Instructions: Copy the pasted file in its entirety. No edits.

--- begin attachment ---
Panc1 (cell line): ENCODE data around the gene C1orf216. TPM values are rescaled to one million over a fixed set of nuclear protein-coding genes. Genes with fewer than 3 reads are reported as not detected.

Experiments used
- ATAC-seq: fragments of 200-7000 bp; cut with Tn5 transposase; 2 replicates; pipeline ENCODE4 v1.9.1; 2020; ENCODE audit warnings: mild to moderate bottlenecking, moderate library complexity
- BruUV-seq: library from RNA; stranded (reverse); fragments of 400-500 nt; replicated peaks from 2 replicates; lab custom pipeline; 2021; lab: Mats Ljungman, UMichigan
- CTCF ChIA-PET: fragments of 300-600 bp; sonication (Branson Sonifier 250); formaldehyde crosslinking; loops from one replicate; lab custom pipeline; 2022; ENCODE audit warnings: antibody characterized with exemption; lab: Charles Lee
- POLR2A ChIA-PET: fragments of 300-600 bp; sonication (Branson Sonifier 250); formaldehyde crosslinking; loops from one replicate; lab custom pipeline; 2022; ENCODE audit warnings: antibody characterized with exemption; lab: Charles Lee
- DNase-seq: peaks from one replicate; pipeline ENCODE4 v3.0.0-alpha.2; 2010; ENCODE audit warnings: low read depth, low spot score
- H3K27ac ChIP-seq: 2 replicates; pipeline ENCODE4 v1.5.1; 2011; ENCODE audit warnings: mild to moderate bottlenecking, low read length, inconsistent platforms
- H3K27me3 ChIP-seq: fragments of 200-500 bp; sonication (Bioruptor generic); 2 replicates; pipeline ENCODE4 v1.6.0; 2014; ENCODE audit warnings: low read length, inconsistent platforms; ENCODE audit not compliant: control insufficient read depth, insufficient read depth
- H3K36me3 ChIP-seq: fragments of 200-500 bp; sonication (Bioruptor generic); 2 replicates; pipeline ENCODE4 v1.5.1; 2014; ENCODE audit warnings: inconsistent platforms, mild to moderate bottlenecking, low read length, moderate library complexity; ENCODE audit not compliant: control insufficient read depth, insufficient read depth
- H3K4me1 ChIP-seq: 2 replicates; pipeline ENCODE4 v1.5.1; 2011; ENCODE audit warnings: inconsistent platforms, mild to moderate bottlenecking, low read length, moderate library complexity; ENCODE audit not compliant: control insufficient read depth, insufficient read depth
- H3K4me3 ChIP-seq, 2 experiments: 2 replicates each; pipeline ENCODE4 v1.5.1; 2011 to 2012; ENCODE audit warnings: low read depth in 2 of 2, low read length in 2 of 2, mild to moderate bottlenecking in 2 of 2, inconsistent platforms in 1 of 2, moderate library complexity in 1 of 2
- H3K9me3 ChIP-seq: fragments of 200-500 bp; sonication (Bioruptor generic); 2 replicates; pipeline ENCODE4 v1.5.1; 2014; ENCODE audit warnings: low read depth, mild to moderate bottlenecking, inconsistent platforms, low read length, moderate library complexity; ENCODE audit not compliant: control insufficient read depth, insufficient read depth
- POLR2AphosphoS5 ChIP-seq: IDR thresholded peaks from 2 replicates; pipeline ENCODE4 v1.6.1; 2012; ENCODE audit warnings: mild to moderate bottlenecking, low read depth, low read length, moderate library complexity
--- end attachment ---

Panc1 (cell line): ENCODE data around the gene C1orf216. TPM values are rescaled to one million over a fixed set of nuclear protein-coding genes. Genes with fewer than 3 reads are reported as not detected.

Experiments used
- ATAC-seq: fragments of 200-7000 bp; cut with Tn5 transposase; 2 replicates; pipeline ENCODE4 v1.9.1; 2020; ENCODE audit warnings: mild to moderate bottlenecking, moderate library complexity
- BruUV-seq: library from RNA; stranded (reverse); fragments of 400-500 nt; replicated peaks from 2 replicates; lab custom pipeline; 2021; lab: Mats Ljungman, UMichigan
- CTCF ChIA-PET: fragments of 300-600 bp; sonication (Branson Sonifier 250); formaldehyde crosslinking; loops from one replicate; lab custom pipeline; 2022; ENCODE audit warnings: antibody characterized with exemption; lab: Charles Lee
- POLR2A ChIA-PET: fragments of 300-600 bp; sonication (Branson Sonifier 250); formaldehyde crosslinking; loops from one replicate; lab custom pipeline; 2022; ENCODE audit warnings: antibody characterized with exemption; lab: Charles Lee
- DNase-seq: peaks from one replicate; pipeline ENCODE4 v3.0.0-alpha.2; 2010; ENCODE audit warnings: low read depth, low spot score
- H3K27ac ChIP-seq: 2 replicates; pipeline ENCODE4 v1.5.1; 2011; ENCODE audit warnings: mild to moderate bottlenecking, low read length, inconsistent platforms
- H3K27me3 ChIP-seq: fragments of 200-500 bp; sonication (Bioruptor generic); 2 replicates; pipeline ENCODE4 v1.6.0; 2014; ENCODE audit warnings: low read length, inconsistent platforms; ENCODE audit not compliant: control insufficient read depth, insufficient read depth
- H3K36me3 ChIP-seq: fragments of 200-500 bp; sonication (Bioruptor generic); 2 replicates; pipeline ENCODE4 v1.5.1; 2014; ENCODE audit warnings: inconsistent platforms, mild to moderate bottlenecking, low read length, moderate library complexity; ENCODE audit not compliant: control insufficient read depth, insufficient read depth
- H3K4me1 ChIP-seq: 2 replicates; pipeline ENCODE4 v1.5.1; 2011; ENCODE audit warnings: inconsistent platforms, mild to moderate bottlenecking, low read length, moderate library complexity; ENCODE audit not compliant: control insufficient read depth, insufficient read depth
- H3K4me3 ChIP-seq, 2 experiments: 2 replicates each; pipeline ENCODE4 v1.5.1; 2011 to 2012; ENCODE audit warnings: low read depth in 2 of 2, low read length in 2 of 2, mild to moderate bottlenecking in 2 of 2, inconsistent platforms in 1 of 2, moderate library complexity in 1 of 2
- H3K9me3 ChIP-seq: fragments of 200-500 bp; sonication (Bioruptor generic); 2 replicates; pipeline ENCODE4 v1.5.1; 2014; ENCODE audit warnings: low read depth, mild to moderate bottlenecking, inconsistent platforms, low read length, moderate library complexity; ENCODE audit not compliant: control insufficient read depth, insufficient read depth
- POLR2AphosphoS5 ChIP-seq: IDR thresholded peaks from 2 replicates; pipeline ENCODE4 v1.6.1; 2012; ENCODE audit warnings: mild to moderate bottlenecking, low read depth, low read length, moderate library complexity